Monday, August 20, 2007

Modest Mouse

Something that happens when one purchases an iPod (80gb!) is he/she (me) gets a chance to listen to some old favorites that had been shelved in favor of newer fare. I was downloading a portion of my abnormally large music collection (overcompensation for something else?) onto the iPod when I stumbled upon Modest Mouse.

Although I've been listening to Isaac Brock and co.'s latest (We Were Dead Before the Ship Even Sank) all summer, I have not listened to their earlier material or some time. These were records that meant (mean) a
great deal to me. And so the story goes...

I remember the first time I saw/heard Modest Mouse. It w
as the fall of 1996. My senior year of college had just begun when a friend invited me out to see this band I'd never heard of, but a band I had heard of (Tiara) was opening. This particular friend had never lead me astray, so I headed to Bernie's Bagels and Distillery to check out this "mouse band".

After an intense set by Seattle's 764-HERO and Columbus' own Tiara, I began to pick up that this night at Bernie's was going to be worth it. My girlfriend wanted to go, but something told me to stick around. My friend was ecstatic and was joined by about 8-10 indie geeks who were just as stoked. I also noticed the logo for Up Records at the merch stand. Up was the label for one of my all-time favorite bands, Built to Spill. I've often used favorite labels to help inform my musical tastes and have rarely been let down.

Modest Mouse hit the stage as the crowd suddenly grew and moved forward. I had a spot near the front, but I had to contest with a support beam. As I moved from side to side of the post, I could see a rough-looking threesome squeezed onto Bernie's tiny stage. The venue could hold up to 100 people, but there were maybe 40 or so that night. Of course, 38 of those 40 were jammed in front of the band.

What soon came out of the amps was the most abrasive yet danceable music I'd ever heard with this smarmy-looking kid lisping all kinds of diatribes. They reminded me of a cross between the blue-collar indie punk of the Archers of Loaf and distorted guitar heroism of Built to Spill. The music was filled with discontent and alienation while causing us all to rock out like there was no tomorrow. It was the first time I felt like I had been altered by a band I had never seen or heard before, and only the 40 or so people in the room knew the same thing.

I later heard from one of the members of Tiara that Isaac Brock was on the prowl that night for some drugs. He was also a little weary about playing a bagel shop but was pleasantly surprised. I spoke with Brock a year later after a show at Cincinnati's Sudsy Malone's, and he fondly remembered Tiara's set. The night was one of the most memorable of my many spent in dingy venues to hear bands no one has ever heard.

I saw Modest Mouse many times after that night at Bernie's. I missed them due to a broken-down van in Bowling Green in the following spring. My second Mouse sighting was at Seattle's famous Crocodile Cafe. There was the Sudsy's show the following fall (where Brock offered us beers only to give us one and keep one for himself) and a couple of wild concerts at the historic Southgate House in Newport, KY. They played Columbus with 764-HERO again and a band called The Shins. There were other shows after that. There was even Brock's side-project, Ugly Casanova in Cleveland's Beachland Ballroom (with an unknown Iron & Wine). The last time I saw them was for my bachelor party where my sister and I drunkenly heckled the band in order to hear anything from their pre-millennial releases. To put it plainly: I've seen this band a lot.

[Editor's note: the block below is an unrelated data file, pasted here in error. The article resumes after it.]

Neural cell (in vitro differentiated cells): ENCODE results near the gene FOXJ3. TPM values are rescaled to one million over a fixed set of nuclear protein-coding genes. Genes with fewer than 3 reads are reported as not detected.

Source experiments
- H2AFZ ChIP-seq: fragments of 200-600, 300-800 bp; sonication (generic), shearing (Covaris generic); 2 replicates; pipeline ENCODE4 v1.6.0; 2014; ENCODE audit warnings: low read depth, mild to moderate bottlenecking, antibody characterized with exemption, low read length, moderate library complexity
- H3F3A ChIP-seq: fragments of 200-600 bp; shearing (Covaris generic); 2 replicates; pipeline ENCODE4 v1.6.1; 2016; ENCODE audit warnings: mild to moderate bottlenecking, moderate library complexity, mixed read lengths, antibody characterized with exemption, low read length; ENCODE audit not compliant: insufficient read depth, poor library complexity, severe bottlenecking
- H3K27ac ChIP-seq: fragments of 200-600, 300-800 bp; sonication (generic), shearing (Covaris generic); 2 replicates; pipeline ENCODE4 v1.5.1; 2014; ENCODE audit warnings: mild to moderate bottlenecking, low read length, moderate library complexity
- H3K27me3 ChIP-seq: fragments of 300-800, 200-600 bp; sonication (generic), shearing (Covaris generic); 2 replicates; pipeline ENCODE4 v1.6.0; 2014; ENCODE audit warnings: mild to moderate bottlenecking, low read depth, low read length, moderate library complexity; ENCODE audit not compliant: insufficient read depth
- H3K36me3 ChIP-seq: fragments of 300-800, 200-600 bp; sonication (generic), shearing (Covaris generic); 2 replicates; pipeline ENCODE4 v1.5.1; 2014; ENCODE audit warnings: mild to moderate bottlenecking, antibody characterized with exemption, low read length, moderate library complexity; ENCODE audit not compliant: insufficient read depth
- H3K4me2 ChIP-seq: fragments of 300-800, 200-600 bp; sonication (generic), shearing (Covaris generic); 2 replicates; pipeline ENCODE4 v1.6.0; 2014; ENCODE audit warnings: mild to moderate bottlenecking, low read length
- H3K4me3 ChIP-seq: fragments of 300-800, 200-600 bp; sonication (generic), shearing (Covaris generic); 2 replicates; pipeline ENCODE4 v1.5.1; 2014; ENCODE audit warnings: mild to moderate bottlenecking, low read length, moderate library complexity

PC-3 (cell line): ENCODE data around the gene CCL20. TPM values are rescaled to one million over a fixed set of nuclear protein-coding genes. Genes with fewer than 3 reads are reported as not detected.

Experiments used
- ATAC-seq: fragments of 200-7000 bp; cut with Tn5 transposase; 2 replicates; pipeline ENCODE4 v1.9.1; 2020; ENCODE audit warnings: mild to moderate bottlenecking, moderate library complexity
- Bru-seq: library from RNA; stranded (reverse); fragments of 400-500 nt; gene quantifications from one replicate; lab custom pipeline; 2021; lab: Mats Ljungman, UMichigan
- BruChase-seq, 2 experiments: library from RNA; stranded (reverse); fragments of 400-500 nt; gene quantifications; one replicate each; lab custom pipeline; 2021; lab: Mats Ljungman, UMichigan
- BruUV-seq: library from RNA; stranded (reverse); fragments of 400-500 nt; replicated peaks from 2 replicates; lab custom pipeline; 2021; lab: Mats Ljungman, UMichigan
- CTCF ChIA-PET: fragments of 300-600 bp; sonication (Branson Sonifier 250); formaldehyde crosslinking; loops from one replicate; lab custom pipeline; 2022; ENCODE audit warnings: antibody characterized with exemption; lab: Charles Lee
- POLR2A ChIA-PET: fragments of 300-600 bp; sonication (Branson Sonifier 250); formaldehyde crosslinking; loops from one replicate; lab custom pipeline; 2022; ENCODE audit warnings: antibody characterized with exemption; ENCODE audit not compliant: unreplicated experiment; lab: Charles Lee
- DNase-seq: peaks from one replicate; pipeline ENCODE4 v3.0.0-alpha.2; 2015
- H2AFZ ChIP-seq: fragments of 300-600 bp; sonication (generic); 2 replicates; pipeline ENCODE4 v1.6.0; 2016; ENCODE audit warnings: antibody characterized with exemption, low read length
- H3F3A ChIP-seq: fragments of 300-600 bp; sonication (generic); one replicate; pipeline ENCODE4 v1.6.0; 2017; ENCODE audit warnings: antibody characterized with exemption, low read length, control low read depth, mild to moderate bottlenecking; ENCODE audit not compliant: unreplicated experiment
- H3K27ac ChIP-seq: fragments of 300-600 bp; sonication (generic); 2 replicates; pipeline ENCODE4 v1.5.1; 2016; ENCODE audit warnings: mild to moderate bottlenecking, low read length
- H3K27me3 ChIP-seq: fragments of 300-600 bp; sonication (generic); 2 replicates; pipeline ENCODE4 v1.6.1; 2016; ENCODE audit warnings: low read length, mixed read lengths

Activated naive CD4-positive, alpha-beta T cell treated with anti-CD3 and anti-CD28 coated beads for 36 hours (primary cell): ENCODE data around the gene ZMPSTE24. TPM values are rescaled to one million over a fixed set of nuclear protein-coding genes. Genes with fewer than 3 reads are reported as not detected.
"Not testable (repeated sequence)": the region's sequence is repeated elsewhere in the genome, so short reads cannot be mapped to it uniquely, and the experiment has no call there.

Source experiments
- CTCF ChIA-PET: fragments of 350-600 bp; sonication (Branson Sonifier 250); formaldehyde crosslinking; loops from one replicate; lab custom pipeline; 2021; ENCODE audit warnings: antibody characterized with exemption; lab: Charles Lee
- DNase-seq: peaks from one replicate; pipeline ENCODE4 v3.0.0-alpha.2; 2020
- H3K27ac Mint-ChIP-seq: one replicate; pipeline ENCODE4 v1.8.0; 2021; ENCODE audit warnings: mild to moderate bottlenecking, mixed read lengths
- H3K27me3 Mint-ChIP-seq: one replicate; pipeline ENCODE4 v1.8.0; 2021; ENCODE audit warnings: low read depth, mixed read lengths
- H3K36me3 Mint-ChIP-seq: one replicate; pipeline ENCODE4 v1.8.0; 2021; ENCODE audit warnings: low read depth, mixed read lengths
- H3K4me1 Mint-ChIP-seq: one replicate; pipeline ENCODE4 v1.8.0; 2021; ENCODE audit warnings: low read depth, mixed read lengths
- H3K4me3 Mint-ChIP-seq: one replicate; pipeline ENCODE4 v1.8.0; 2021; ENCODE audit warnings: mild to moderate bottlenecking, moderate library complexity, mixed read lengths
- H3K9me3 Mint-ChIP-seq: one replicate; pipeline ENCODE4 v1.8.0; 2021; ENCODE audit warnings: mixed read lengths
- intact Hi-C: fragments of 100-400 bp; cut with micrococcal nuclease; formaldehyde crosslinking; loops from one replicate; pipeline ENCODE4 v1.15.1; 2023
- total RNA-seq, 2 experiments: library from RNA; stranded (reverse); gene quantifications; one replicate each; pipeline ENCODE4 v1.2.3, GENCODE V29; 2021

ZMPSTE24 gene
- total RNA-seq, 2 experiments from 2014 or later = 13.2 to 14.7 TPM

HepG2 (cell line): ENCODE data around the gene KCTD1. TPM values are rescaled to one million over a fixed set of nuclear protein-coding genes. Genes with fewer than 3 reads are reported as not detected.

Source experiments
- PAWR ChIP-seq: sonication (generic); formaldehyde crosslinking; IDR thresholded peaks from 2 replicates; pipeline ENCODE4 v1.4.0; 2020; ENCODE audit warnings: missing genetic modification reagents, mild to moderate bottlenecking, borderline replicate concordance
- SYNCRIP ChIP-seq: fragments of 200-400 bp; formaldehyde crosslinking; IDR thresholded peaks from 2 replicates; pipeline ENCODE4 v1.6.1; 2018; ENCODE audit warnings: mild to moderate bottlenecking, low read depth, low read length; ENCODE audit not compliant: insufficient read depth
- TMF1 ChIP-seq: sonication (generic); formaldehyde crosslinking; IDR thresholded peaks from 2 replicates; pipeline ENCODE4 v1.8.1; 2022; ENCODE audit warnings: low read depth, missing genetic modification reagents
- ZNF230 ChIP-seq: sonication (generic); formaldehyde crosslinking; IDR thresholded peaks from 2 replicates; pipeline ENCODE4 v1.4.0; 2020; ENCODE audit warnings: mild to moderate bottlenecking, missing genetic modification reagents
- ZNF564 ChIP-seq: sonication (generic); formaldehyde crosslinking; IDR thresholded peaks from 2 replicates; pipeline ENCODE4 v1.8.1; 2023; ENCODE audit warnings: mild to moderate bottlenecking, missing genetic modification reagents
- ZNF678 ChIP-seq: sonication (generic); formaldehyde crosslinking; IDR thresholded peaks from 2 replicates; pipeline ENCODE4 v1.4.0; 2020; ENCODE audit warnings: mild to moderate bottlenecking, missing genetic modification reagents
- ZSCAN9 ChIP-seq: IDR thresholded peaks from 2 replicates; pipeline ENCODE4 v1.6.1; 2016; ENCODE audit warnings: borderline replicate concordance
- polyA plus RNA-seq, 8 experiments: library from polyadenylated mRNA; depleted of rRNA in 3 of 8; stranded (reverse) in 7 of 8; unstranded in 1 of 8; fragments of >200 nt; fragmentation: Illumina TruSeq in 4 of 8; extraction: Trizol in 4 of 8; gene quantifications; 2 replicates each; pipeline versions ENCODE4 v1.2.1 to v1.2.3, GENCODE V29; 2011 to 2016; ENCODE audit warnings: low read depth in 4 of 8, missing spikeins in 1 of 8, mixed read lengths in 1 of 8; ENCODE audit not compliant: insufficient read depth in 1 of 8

I keep going back for more every time Brock puts something on tape and releases a record. I made many copies of This Is a Long Drive for Someone with Nothing to Talk About for almost everyone I knew with positive results. I've collected every 7" prior to the band's major label debut. Modest Mouse sold alienation, despondency, and angst. I bought everyone no matter how clichéd.

The band sounded and sounds like no one else ever has. There is something about out-of-tune, Japanese, Fender knock-offs that appeals to my ears. Then, there's the vocals. Brock somehow is able to combine barking, whimpering, and a red-neck drawl in order to get his point across and all of this with a lisp.

Despite the dominance of Brock's guitar and voice work, the band has been held together by all its parts. Jeremiah Green drives a beat that is ferocious - before and after his mental breakdown. And Eric Judy keeps a steady groove that is consistent through all the MM material. (During a hiatus, I knew a girl who was managing a coffee shop in Seattle where Judy once applied for a position in order to feed his kid and partner. She talked him out of it by pointing out that he was Eric Judy of Modest Mouse. He left without applying for the job.)

So, as I listen to the hidden tracks on the Interstate 8 EP, "Dramamine", and The Fruit that Ate Itself, I'm reminded of how great this band is and how much they mean to me. Hopefully they will keep making music for a long, long time.


Mike said...

Isn't one of the Modest Mouse dudes a rapist? I think I heard that somewhere.

comoprozac said...

Brock was accused of rape but never charged. That's been a tough issue for me as a fan (but not nearly as tough as it was for those involved). He has demonstrated things to me that suggest the issue was overblown, but it's a scar on his reputation. I think the link attached to his name addresses the issue.

ATR said...

The part about the coffee shop manager and Eric Judy sounds like it needs to be a short story.


comoprozac said...

That's not a bad idea, but I may save it for a piece in my novel that I'm planning for that novel writing month thing you did last year. (BTW-MM is playing on the iTunes right now.)